46 THE AMERICAN JOURNAL OF SOCIOLOGY
sharing in certain moods, which can develop their concentration and timid tenderness only with undisturbed glance from eye to eye. It may also be observed how extraordinarily rare and dif- ficult it is for three people, even in the case of a visit to a museum or in the presence of a landscape, to come into a really united state of feeling, which, however, may occur with relative ease between two. A and B may emphasize the n which they have in common and may feel it undisturbed, because the v which A does not share with B and the which B does not share with A are felt immediately as an individual reserve, and as located in another story of one's being. If, however, a C joins the com- pany, who shares the v with A and the with B, the result is that even under this scheme, which is still favorable to the unity of the whole, the unification of feeling is in principle arrested. While two may actually be one party, or may stand quite beyond the party question, it is usual in precisely such finely tuned combinations for three to constitute at the same time three parties, and consequently to terminate the unified relation of each to every other. The sociological structure of the combi- nation in twos is consequently distinguished by the fact that both phenomena are lacking: both the strengthened attachment through a third, or, it may be, through a social frame reaching out over both, and also the interruption and distraction of pure and immediate reciprocation. But in many cases this lack makes the relationship more intensive and strong, for in the feeling of being thrown exclusively upon each other, and of having no hope of recourse to cohesive forces which do not spring from immediate reciprocity, many otherwise undeveloped energies, which have their source in remoter psychical reservoirs, will become vital in the community, and many disturbances and threatenings into which there might be betrayal, under confi- dence in the third party and in a totality, are carefully avoided. This intimacy, to which the circumstances existing between two people incline them, furnishes the reason why precisely these constitute the chief seat of jealousy.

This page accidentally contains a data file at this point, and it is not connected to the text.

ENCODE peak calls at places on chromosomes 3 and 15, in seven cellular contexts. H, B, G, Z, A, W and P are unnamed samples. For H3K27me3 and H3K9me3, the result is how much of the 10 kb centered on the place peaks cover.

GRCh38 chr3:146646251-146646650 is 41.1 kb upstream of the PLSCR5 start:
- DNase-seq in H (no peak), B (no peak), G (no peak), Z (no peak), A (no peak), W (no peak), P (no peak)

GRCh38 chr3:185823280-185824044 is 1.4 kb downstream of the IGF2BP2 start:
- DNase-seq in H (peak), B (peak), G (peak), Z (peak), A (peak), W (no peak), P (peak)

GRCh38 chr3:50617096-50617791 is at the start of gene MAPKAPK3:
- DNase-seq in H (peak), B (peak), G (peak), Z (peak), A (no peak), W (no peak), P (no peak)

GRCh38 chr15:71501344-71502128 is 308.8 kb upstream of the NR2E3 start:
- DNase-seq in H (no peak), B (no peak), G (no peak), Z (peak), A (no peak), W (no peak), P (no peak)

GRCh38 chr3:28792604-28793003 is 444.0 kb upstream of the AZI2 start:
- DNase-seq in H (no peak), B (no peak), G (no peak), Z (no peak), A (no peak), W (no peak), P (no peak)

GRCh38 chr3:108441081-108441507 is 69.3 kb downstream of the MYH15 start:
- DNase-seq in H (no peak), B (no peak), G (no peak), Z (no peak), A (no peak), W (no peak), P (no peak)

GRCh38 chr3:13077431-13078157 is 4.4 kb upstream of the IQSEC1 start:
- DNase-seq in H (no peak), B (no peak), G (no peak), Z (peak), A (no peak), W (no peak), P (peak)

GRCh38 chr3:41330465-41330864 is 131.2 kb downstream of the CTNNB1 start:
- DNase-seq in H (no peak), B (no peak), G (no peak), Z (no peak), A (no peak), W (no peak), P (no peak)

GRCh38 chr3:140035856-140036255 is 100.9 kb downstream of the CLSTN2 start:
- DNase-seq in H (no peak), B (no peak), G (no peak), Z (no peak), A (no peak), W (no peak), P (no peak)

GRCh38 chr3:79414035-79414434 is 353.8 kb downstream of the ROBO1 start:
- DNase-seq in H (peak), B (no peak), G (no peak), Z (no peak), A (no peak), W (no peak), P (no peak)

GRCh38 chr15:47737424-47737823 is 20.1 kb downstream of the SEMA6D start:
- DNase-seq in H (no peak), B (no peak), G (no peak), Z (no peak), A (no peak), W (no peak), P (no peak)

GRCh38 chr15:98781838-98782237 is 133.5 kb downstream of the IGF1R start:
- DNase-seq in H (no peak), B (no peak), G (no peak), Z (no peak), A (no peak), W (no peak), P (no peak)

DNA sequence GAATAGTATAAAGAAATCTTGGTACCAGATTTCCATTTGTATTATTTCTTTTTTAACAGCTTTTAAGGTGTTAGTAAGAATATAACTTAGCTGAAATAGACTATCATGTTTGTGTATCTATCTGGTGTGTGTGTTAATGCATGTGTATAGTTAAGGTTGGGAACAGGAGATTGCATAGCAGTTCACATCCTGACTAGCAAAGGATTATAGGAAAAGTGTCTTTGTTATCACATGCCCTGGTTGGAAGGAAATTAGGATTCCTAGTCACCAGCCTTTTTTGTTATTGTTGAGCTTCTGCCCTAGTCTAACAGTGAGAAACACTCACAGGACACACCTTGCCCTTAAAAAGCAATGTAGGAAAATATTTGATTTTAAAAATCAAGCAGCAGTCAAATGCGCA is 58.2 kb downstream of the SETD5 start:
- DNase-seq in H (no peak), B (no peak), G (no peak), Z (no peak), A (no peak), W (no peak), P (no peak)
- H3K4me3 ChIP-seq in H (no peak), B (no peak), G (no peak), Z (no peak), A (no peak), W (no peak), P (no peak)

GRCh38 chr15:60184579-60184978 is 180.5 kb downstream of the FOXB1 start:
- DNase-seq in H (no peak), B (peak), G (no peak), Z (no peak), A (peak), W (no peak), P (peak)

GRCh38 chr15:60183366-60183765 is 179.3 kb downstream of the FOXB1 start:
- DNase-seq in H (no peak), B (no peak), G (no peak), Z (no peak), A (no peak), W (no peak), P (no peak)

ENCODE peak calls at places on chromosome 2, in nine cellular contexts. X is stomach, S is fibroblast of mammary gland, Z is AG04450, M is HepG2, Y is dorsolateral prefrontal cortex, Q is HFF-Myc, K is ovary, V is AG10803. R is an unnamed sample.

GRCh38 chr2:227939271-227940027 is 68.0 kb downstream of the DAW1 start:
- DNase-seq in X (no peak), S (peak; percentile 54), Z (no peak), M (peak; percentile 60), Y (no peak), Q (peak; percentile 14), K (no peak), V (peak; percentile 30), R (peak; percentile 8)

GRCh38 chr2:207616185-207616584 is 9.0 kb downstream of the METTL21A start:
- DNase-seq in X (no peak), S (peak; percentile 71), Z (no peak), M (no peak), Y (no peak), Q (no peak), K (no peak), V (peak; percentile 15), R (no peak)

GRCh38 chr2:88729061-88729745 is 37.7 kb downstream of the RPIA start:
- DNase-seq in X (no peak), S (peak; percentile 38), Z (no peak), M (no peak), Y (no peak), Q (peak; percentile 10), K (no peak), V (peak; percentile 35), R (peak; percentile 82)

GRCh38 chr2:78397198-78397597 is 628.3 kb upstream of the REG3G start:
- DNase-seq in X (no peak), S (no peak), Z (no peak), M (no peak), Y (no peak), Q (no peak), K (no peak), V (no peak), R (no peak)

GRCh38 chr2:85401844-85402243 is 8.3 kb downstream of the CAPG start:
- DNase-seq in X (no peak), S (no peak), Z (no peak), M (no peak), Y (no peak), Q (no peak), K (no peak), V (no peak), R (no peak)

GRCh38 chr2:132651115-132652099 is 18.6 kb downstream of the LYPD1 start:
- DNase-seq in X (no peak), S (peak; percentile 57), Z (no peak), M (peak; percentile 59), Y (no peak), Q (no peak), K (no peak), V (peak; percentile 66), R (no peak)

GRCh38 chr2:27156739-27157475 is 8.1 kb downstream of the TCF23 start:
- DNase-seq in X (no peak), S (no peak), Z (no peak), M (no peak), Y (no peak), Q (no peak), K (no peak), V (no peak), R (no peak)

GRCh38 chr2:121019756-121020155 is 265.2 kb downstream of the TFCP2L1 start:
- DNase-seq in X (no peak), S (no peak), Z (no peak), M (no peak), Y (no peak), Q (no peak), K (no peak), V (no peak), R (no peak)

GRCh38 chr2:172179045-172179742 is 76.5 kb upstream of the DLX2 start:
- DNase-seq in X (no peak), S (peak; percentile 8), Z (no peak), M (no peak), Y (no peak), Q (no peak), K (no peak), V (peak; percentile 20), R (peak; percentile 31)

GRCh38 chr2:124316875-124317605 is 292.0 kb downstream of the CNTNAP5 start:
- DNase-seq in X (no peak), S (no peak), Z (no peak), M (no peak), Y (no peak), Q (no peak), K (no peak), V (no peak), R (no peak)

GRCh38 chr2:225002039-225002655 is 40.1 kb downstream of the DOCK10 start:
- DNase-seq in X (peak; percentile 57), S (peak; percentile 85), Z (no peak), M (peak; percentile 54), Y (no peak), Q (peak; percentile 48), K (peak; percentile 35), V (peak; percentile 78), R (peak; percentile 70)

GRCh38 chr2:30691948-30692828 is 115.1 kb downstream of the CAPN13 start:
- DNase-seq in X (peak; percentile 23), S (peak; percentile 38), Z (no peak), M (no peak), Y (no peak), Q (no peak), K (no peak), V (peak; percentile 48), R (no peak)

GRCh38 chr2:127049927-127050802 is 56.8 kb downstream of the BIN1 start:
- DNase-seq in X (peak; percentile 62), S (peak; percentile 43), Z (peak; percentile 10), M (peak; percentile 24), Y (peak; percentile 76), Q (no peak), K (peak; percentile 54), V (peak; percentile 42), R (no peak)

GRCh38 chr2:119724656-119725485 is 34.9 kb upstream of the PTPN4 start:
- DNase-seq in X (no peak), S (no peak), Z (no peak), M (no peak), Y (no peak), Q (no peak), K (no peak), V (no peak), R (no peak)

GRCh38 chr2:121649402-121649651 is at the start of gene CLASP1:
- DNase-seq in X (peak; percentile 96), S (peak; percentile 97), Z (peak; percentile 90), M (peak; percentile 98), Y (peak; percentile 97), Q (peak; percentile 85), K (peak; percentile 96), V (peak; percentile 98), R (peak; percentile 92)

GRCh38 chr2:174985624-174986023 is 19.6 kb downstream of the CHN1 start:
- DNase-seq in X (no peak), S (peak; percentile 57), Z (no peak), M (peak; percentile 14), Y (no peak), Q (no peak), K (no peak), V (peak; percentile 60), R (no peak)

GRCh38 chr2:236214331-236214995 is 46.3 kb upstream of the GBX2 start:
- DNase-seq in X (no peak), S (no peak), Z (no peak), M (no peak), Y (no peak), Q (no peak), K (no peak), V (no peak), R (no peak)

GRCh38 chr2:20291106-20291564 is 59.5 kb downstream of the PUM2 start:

PROFESSOR DR. GEORG SIMMEL. UNIVERSITY OF BERLIN.
[ To be continued^